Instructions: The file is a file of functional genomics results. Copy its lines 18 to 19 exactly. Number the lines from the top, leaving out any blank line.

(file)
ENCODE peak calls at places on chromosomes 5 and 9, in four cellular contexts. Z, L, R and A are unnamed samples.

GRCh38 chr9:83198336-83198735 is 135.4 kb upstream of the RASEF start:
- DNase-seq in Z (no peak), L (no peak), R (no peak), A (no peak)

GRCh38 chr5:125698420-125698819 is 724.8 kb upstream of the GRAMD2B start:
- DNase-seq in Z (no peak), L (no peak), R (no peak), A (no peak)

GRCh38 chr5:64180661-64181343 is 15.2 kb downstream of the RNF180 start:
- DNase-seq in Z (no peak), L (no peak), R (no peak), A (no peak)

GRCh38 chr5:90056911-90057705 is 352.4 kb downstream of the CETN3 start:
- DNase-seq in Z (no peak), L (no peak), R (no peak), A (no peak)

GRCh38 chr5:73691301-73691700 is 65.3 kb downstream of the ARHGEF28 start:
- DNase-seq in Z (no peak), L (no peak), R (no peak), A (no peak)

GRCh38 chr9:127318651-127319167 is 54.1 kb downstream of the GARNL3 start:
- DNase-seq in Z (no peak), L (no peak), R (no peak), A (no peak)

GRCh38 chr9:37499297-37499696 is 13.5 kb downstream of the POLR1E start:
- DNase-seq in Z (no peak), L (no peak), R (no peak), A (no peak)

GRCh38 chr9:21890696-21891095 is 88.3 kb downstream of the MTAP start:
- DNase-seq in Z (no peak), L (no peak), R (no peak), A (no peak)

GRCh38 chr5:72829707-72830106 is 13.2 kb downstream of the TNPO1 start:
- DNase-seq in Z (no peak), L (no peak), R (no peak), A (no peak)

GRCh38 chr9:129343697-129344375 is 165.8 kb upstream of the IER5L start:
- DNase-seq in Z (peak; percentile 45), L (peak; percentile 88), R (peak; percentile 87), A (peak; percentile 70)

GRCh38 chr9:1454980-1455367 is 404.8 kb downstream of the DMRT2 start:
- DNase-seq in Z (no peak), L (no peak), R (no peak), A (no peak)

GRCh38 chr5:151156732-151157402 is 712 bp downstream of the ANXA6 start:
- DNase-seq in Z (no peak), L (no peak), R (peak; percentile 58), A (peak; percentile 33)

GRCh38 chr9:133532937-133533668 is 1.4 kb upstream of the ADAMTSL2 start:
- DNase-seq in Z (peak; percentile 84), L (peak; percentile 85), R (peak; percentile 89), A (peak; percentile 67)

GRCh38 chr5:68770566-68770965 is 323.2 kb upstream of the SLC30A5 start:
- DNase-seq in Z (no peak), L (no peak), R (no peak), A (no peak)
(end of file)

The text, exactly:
GRCh38 chr5:72829707-72830106 is 13.2 kb downstream of the TNPO1 start:
- DNase-seq in Z (no peak), L (no peak), R (no peak), A (no peak)